Police officers have difficult jobs, going up against murderers, rapists, muggers, thieves, and hardened traffic violators.
Which of those groups doesn't belong?
The question is especially relevant as protesters take to the streets over unaccountable, abusive policing. A majority of Americans now support police reform. And some of the most important reforms we could be enacting are changes that would simply reduce interactions between the public and armed agents of the state.
Cops pull over 20 million motorists a year—by far the most common form of police interactions with the American people. Those encounters occasionally end violently and tragically. Consider the cases of Darrius Stewart, Samuel DuBose, Philando Castile, and Maurice Gordon, all of whom were shot during routine traffic stops. Gordon was killed by a New Jersey state trooper just last month.
Those traffic stops often evolve into drug searches, which carry serious Fourth Amendment concerns. They also disproportionately impact black and Hispanic people. (Blacks are four times more likely to be arrested for drug offenses and 2.5 times more likely to be arrested for drug possession, though whites use drugs at comparable rates.) Those with fewer means are more likely to be fined, arrested, and shuffled through the legal system, notwithstanding the fact that they're less able to afford getting trapped in that cycle.
In Colorado and Washington, where marijuana has been legalized, search rates at traffic stops have dramatically declined, a testament to how often those arbitrary searches are tied to drug laws that have no impact on traffic safety.
But even traffic safety doesn't necessarily need to be enforced by the police. "Don't use a hammer if you don't need to pound a nail," writes economist Alex Tabarrok at Marginal Revolution. "The responsibility for handing out speeding tickets and citations should be handled by an unarmed agency. Put the safety patrol in bright yellow cars and have them carry a bit of extra gasoline and jumper cables to help stranded motorists as part of their job—make road safety nice."
It's a worthy idea. But it'll be tough to get state and local governments to accept it. Police departments, many of them furnished with weapons fit for a battlefield, often act as revenue raisers for the cities in which they serve.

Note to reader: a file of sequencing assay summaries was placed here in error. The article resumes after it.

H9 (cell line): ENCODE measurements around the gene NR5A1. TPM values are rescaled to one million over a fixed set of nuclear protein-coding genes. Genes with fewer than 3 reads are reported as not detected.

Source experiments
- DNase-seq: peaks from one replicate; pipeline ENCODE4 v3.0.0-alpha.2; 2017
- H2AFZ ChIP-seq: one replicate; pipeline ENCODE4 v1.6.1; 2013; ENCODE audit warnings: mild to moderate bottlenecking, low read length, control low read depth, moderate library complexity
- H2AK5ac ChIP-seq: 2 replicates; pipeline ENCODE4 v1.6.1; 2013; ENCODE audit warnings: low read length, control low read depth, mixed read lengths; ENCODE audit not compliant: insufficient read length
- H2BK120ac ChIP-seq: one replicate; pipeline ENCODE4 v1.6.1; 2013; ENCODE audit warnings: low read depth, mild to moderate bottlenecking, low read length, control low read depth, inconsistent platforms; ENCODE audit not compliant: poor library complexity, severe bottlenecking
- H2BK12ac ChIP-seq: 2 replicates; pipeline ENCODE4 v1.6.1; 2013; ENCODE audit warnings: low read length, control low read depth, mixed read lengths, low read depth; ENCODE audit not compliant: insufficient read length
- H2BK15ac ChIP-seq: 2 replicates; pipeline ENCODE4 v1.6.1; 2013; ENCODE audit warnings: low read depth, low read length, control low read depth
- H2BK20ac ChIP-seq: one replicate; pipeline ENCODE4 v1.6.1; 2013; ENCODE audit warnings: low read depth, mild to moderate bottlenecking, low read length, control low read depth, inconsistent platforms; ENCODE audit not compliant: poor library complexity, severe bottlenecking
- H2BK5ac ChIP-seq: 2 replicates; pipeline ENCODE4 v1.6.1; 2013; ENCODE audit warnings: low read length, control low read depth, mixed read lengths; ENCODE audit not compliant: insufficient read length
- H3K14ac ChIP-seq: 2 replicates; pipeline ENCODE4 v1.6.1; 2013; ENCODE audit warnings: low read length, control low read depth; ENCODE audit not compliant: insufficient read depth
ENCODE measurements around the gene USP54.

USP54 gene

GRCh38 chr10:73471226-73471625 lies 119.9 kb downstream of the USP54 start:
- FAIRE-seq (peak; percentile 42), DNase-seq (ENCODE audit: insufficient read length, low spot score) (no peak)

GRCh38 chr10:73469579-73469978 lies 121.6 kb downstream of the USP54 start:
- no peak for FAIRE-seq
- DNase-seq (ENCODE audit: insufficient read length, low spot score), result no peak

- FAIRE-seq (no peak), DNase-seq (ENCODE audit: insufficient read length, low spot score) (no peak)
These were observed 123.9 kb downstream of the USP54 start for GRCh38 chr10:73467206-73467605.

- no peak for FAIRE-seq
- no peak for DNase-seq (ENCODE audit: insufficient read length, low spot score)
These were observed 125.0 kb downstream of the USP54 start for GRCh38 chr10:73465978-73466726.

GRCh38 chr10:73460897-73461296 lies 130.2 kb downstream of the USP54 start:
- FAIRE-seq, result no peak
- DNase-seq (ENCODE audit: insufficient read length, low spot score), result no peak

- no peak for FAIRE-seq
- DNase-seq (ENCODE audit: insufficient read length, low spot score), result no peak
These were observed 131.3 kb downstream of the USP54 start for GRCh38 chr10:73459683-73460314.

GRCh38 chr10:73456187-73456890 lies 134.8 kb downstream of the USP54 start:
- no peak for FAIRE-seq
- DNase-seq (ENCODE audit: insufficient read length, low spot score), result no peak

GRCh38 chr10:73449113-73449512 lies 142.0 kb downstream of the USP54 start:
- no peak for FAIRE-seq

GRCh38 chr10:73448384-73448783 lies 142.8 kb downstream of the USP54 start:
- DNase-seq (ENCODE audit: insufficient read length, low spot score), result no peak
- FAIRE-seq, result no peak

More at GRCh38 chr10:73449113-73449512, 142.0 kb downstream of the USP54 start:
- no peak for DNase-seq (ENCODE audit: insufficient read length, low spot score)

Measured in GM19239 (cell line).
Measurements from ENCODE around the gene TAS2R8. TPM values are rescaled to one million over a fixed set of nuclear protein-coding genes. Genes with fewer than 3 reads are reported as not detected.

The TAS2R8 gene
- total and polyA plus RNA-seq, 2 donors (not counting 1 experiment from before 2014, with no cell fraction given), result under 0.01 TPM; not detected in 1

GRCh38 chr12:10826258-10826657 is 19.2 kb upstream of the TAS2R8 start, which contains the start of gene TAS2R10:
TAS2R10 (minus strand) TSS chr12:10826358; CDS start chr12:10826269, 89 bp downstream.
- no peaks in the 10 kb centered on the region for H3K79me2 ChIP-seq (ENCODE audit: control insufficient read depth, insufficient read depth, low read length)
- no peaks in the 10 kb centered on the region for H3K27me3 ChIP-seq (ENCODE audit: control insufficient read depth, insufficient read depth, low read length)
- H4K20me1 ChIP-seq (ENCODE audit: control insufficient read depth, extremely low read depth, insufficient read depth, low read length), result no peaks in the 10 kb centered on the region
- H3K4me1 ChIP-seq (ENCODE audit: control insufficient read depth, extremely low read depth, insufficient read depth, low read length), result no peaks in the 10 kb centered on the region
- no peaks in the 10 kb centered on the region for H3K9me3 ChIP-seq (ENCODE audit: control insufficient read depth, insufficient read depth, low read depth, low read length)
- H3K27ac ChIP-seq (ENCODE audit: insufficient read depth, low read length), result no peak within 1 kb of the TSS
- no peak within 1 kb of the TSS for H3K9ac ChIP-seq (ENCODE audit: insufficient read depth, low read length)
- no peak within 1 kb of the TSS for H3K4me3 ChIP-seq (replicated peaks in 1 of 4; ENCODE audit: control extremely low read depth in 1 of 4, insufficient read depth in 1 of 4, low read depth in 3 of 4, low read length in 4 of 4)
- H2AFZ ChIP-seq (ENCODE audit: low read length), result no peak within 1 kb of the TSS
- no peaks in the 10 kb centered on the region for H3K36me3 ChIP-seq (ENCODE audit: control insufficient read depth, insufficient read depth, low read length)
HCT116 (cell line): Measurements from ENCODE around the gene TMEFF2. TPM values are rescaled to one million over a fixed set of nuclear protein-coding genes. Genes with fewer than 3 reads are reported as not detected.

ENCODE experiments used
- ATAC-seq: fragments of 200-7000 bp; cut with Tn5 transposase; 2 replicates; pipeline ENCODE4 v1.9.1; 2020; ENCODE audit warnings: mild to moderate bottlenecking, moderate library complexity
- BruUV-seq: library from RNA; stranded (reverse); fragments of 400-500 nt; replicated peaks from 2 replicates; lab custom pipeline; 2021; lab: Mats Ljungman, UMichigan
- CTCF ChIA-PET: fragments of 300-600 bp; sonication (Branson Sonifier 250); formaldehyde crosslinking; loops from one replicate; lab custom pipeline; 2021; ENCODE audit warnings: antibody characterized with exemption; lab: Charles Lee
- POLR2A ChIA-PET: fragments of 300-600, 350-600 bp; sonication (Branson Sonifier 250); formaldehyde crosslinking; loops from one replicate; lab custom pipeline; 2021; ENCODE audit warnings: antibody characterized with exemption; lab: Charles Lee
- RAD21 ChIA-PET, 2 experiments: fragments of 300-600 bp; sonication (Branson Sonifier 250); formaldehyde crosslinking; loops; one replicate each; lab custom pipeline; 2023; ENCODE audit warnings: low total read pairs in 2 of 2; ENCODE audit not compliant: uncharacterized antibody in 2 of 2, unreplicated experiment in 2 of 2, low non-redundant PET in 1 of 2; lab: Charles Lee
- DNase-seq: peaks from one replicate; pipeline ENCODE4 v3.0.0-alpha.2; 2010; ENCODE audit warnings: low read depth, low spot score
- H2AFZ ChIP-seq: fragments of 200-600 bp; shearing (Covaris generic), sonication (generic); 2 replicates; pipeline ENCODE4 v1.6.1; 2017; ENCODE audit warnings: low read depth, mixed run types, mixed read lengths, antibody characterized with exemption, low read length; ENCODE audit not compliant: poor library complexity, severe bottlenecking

"A Police Executive Research Forum report on St. Louis law enforcement found that local governments within the county were using police to 'plug revenue gaps' by running up the number of traffic citations, which coincided with many low-level arrests," writes Derek Thompson in The Atlantic. "As one St. Louis County resident told the report's authors: 'It's no secret that a lot of these municipal police officers are only supposed to be revenue drivers for their cities.'"
Relieving cops from traffic duty isn't the only way to reduce police encounters with the public. Eric Garner died at the hands of New York City police officer Daniel Pantaleo after Garner was approached for selling loose cigarettes. A Louisville cop shot Breonna Taylor during a no-knock drug raid. Taylor was not a drug dealer, but had previously dated someone who had been suspected of using her address to receive packages. Nevertheless, her killing was not unlike that of Osama Bin Laden's. She was shot 8 times after police broke into her home.
We could minimize such encounters just by having fewer laws. "Things like the war on drugs, they've given police officers multiple reasons to be present in [minority] communities," Reason's Zuri Davis recently told the Washington Examiner's Siraj Hashmi. That "gives rise to a lot more interaction—and negative interaction." If we want fewer innocent people to die at police officers' hands, we need to cut back on the encounters that keep spiralling into such deaths.